Today The Playlist (via Blu-Ray.com) informs us of three new titles the Criterion Collection will release this fall, one of which is Wes Anderson’s fifth feature film The Darjeeling Limited.
If you’re a reader of the site you know we’ve been campaigning for such a release since it was announced that the film would initially not be Criterion-ized, so as you can imagine we’re thrilled.
Not much information yet, but Criterion has confirmed the title, and will release DVD and Blu-Ray editions sometime before the end of the year. We will of course keep you informed as more information comes in.
For now, let’s go get a drink and smoke a cigarette.
That’s where Wes Anderson comes in. The director of “The Royal Tenenbaums” (2001), “The Life Aquatic With Steve Zissou” (2004), “The Darjeeling Limited” (2007) and this year’s Roald Dahl adaptation “Fantastic Mr. Fox” is as much a train-set filmmaker as Zemeckis, Jackson and Lucas, and like Fincher, Paul Thomas Anderson (“Punch-Drunk Love,” “There Will Be Blood”), Zemeckis and Spielberg, he’s one of the few prominent Hollywood filmmakers working in the ’70s auteur tradition — and doing it with a style so distinct that it can never be stolen, only imitated. He’s notorious for fretting over every aspect of his movies, from the texture of the clothes to the precise geometric motion of each shot and camera movement to the choice of on-screen font (he prefers variations of Futura). Detractors describe his style as fussy, overcomplicated, even airless — and if one prefers a messier, more spontaneous kind of filmmaking, or a more “invisible” style of direction, Anderson is almost certainly the opposite of fun.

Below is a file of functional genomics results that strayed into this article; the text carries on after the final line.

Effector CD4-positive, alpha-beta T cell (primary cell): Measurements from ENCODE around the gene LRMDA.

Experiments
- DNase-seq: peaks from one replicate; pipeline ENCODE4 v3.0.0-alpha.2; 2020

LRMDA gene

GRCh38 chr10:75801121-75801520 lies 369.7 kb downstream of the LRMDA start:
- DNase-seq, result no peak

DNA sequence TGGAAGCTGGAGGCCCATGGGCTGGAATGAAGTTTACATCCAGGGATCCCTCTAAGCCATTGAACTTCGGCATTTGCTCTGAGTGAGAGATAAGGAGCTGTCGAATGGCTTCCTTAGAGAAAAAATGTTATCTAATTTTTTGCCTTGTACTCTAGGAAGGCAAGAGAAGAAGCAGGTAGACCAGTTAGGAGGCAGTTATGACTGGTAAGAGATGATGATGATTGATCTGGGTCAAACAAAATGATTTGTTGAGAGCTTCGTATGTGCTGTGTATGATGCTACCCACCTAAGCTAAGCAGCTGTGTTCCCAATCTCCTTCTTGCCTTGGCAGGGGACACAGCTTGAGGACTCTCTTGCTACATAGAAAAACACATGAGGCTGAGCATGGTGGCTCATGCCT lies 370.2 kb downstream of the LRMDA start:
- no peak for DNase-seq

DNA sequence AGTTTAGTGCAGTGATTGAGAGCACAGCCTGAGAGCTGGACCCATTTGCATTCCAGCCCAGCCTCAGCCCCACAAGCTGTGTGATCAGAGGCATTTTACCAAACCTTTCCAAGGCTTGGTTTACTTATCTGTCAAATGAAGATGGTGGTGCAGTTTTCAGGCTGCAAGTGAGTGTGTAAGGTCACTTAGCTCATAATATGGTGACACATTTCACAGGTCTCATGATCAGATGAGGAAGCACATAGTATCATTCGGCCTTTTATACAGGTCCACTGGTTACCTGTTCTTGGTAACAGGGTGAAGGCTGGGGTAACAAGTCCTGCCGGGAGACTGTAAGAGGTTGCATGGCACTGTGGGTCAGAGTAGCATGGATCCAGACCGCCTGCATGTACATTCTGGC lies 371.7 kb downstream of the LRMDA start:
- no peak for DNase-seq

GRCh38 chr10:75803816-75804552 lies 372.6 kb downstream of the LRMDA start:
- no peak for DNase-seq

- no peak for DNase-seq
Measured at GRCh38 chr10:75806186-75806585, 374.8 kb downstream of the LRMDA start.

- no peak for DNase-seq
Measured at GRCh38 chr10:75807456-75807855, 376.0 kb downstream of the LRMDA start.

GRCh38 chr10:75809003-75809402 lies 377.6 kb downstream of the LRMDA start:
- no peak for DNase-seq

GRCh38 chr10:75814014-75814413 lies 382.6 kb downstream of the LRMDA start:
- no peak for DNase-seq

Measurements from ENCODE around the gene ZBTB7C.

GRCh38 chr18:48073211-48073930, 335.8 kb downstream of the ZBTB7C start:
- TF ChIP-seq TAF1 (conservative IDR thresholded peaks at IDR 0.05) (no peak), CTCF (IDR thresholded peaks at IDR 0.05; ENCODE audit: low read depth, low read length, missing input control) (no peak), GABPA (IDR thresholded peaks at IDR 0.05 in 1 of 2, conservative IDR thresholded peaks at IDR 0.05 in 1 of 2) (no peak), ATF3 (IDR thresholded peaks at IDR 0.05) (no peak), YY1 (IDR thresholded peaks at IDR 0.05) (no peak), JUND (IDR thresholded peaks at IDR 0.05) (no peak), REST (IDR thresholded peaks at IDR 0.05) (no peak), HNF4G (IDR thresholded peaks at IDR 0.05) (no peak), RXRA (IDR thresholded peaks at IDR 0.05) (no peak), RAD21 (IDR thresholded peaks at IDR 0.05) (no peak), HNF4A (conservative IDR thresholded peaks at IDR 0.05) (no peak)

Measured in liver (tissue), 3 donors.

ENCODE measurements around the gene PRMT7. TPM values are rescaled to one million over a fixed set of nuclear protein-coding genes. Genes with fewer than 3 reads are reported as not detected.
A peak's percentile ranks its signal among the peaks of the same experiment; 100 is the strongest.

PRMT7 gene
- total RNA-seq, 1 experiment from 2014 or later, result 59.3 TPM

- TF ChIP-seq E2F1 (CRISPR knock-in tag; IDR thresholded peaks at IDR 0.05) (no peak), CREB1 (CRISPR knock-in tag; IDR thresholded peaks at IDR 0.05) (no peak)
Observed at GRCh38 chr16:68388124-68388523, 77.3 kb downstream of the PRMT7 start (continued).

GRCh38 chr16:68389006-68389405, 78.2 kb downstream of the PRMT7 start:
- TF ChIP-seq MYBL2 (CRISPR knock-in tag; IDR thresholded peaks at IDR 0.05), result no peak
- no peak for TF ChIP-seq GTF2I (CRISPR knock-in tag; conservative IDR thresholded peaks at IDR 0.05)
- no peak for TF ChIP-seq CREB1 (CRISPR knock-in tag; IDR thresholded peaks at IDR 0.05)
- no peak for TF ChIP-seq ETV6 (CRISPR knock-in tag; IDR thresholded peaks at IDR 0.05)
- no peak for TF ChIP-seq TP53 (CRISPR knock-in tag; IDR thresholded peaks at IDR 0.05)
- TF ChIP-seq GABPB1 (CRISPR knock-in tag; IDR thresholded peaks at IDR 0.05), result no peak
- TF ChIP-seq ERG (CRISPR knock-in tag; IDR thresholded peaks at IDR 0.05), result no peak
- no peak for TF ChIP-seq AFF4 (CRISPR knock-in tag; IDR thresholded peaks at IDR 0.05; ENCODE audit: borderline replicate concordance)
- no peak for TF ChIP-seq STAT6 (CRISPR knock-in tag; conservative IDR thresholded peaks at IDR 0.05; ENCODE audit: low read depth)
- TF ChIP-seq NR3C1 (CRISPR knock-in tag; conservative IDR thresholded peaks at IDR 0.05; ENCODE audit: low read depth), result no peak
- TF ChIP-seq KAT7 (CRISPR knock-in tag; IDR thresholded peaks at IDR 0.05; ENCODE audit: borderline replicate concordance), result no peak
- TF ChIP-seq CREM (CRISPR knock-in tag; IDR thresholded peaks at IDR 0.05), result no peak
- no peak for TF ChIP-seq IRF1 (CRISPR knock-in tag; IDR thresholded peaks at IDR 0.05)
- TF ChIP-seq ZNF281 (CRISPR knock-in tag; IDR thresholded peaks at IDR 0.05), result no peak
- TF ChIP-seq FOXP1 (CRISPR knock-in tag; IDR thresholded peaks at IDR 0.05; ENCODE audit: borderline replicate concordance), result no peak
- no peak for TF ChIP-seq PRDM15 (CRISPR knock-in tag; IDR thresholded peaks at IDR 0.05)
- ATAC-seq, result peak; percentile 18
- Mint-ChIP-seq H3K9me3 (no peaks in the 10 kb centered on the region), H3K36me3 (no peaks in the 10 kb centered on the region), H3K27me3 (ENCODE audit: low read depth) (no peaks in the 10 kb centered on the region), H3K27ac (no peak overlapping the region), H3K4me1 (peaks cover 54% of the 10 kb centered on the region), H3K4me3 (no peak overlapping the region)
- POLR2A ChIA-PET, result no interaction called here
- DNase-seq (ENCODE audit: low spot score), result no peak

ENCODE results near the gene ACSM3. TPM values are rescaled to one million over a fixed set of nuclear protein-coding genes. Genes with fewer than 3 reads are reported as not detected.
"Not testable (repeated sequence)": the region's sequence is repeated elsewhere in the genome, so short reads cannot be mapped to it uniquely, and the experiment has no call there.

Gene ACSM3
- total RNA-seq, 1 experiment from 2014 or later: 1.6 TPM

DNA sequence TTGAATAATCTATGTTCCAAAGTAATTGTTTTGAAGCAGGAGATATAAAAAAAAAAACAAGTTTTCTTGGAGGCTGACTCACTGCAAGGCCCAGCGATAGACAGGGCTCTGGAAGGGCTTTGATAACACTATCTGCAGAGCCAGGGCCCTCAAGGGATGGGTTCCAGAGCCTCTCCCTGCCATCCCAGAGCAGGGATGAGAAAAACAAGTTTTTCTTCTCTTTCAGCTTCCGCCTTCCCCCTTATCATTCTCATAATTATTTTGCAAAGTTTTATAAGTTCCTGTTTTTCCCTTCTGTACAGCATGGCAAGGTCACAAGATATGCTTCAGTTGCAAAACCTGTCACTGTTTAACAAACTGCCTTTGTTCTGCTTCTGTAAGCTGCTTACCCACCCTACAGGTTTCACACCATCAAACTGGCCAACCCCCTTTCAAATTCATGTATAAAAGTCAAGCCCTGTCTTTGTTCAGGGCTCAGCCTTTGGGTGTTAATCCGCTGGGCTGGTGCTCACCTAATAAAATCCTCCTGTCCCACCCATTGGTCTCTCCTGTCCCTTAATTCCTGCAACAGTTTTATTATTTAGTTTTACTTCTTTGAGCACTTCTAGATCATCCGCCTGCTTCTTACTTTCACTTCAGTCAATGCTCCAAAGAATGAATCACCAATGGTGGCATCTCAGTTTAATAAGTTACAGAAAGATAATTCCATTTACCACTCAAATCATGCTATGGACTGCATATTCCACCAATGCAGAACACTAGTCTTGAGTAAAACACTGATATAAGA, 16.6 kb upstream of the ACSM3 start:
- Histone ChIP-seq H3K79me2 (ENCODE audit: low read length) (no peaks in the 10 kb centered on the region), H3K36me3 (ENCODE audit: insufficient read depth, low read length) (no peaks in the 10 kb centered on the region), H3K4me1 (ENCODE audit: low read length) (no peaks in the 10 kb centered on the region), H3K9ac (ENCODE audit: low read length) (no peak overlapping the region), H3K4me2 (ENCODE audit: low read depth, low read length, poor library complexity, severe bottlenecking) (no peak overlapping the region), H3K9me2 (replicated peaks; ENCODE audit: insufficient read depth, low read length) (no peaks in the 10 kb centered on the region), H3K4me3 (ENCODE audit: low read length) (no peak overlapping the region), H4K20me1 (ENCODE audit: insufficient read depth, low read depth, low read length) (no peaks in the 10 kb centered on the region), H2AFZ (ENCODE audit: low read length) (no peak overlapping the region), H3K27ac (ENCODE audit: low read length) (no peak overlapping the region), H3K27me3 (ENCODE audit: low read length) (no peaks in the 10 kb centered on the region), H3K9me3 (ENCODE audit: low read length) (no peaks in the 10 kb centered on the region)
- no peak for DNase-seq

I won’t mount a defense of Anderson as an exciting, imaginative and important filmmaker in this article, because I’ve already done it in a series of video essays.I mention him in this piece because of two particular aspects of his art. One is his commitment to analog moviemaking. He shoots on film and prefers to do everything, special effects included, on the set rather than create them after the fact. Even when he employs digital effects or processes, he calls attention to their artificiality; think of the obviously stop-motion sea creatures in “Aquatic” — or, for that matter, the unruly, roiling fur on the creatures in “Fantastic Mr. Fox” — which the director insisted be fabricated with hard-to-manage animal hair rather than more controllable synthetic hair, because he just liked how it looked.
Be sure to read the full piece at Salon, and leave your comments below. It’s a great essay, and well worth the read.